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Do you have a microservice contingency plan?
How many APIs does your company consume? How many microservices do you depend on? This brave new world of public APIs and microservices is great, but what happens when it’s not?
Zurl is an HTTP client daemon based on libcurl that makes outbound HTTP requests asynchronously. It’s super useful for invoking Webhooks. Zurl supports fire-and-forget invocation, error monitoring, and protection from evil callback URLs. Sounds pretty great, right? Let’s see how it’s done.
Mongrel2 is a fast and simple HTTP & WebSocket server that communicates to backend workers via ZeroMQ. It does one thing and does it very well, making it an ideal part of a componentized architecture. The code is event-driven, allowing it to support thousands of concurrent connections and also asynchronous behaviors. These properties are especially important to realtime applications.
Fanout has been one of the most active contributors to the Mongrel2 project over the past year, adding features such as TLS SNI and improved streaming capability. We’ve also been working on making the server easier for people to get started with. And with that, we are proud to announce official packages for Debian and Ubuntu!
However, after spending quite some time working on large distributed applications and gaining a greater appreciation of REST and messaging patterns, I feel that much of what typical web applications want to accomplish with WebSockets (or with socket-like abstractions) is perhaps better solved by other means.
Zurl is a gateway that converts between ZeroMQ messages and outbound HTTP requests or WebSocket connections. It gives you powerful access to these protocols from within a message-oriented architecture. The following diagram shows how Zurl may fit in among the entities involved:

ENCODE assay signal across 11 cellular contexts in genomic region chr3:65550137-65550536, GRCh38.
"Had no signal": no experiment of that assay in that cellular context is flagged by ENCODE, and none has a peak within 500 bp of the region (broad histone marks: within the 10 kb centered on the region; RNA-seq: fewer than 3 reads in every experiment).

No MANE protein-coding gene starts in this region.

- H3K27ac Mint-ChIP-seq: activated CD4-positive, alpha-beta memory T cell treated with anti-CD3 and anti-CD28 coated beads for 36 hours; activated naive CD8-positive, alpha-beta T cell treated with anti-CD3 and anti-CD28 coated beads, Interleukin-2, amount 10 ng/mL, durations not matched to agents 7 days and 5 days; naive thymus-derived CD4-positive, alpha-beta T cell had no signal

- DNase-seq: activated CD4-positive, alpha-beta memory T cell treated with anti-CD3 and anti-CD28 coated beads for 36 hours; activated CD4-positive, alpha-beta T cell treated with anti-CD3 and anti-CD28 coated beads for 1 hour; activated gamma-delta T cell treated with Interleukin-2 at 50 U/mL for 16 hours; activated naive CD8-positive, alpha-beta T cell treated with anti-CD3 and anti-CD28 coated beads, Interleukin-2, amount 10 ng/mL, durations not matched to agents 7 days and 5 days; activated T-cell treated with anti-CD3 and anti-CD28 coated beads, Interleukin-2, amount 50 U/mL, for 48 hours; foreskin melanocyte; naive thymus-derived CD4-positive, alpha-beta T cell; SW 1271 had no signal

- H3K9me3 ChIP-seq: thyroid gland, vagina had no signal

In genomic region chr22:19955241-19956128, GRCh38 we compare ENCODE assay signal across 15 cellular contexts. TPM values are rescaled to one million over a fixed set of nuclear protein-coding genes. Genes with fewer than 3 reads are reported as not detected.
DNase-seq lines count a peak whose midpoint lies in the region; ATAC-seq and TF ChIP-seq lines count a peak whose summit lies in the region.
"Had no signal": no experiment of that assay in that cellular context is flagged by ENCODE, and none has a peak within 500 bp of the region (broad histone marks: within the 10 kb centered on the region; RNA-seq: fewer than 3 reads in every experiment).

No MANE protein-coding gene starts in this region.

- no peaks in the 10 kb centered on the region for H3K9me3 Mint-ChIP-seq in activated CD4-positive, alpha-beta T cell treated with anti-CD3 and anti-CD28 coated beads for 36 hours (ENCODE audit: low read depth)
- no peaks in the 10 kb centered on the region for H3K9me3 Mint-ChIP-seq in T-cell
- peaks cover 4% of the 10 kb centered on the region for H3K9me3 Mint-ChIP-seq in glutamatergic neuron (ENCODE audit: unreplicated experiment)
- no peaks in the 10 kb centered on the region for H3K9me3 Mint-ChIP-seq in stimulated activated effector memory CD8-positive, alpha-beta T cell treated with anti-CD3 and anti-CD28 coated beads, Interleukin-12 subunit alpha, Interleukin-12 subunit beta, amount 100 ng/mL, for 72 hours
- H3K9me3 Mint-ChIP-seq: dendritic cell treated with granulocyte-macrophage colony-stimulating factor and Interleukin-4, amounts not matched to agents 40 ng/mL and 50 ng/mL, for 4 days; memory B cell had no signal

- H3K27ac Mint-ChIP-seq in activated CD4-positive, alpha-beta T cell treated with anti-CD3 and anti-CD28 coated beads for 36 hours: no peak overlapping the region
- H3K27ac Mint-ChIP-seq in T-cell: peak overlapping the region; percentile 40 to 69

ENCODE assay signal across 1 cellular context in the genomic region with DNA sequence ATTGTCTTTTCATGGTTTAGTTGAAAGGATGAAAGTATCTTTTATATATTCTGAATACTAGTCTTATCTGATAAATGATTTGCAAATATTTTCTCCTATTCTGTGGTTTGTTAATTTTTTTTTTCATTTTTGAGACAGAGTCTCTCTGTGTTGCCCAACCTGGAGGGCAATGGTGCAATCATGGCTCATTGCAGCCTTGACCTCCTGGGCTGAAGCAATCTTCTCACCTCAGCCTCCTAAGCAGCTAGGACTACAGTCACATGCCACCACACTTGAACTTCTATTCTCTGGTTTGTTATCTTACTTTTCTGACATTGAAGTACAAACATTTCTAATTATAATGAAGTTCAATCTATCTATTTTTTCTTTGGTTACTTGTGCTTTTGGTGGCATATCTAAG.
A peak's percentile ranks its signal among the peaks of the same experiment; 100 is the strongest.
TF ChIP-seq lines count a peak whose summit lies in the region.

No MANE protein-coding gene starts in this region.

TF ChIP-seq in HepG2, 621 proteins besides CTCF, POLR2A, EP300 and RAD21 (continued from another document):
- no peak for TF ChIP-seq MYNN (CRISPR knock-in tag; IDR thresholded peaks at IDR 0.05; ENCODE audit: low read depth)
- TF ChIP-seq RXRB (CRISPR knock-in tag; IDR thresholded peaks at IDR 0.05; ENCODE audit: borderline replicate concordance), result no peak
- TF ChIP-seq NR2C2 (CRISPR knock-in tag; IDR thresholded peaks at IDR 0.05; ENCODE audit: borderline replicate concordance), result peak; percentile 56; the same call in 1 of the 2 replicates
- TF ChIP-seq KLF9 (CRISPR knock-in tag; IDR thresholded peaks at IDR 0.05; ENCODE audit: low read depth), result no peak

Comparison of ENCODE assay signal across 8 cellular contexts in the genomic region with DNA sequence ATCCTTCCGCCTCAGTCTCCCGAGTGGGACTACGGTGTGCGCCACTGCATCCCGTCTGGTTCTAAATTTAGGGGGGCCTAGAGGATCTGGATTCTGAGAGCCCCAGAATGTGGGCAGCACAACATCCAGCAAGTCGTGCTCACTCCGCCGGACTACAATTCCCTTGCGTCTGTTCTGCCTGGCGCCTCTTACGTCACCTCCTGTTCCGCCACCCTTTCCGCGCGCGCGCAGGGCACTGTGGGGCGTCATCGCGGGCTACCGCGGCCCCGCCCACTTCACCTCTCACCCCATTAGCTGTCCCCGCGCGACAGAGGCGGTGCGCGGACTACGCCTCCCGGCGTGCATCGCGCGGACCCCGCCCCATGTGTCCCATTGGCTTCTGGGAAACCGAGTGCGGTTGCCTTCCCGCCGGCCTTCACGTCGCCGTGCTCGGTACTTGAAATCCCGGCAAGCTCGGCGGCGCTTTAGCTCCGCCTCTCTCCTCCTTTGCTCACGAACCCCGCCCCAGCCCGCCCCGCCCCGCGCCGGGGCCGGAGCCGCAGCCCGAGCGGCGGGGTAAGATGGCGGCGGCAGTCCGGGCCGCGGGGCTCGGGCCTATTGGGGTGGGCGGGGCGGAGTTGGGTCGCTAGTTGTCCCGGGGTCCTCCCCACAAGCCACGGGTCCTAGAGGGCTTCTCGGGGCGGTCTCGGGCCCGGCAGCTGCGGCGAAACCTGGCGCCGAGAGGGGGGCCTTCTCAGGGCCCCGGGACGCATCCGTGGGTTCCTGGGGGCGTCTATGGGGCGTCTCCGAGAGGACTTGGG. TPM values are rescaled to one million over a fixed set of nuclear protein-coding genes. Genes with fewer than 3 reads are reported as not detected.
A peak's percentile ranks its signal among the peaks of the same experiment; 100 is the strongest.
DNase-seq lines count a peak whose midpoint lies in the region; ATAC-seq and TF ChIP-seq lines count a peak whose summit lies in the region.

Any number of workers can contact any number of HTTP or WebSocket servers, and Zurl will perform conversions to/from ZeroMQ messages as necessary. It uses libcurl under the hood.
The format of the messages exchanged between workers and Zurl is described by the ZHTTP protocol. ZHTTP is an abstraction of HTTP using JSON-formatted or TNetString-formatted messages. The protocol makes it easy to work with HTTP at a high level, without needing to worry about details such as persistent connections or chunking. Zurl takes care of those things for you when gatewaying to the servers.
Earlier this week, a bookmarklet was released that enlivens Hacker News comment threads. This thing makes me feel like I have magic powers. You have no idea how often I would refresh pages on HN before I started using this, especially on posts that are my own or that I had commented on. Now I can simply leave pages open in tabs and go about my day. The page titles update whenever there are new comments.
HTTP callbacks (aka Webhooks) are great for sending notifications to remote servers in realtime. In most setups, the URLs to contact are provided by foreign entities. All your application needs to do is allow such URLs to be registered, and then hit them whenever interesting things happen. Easy enough, right?
Not so fast. What if someone provides a URL such as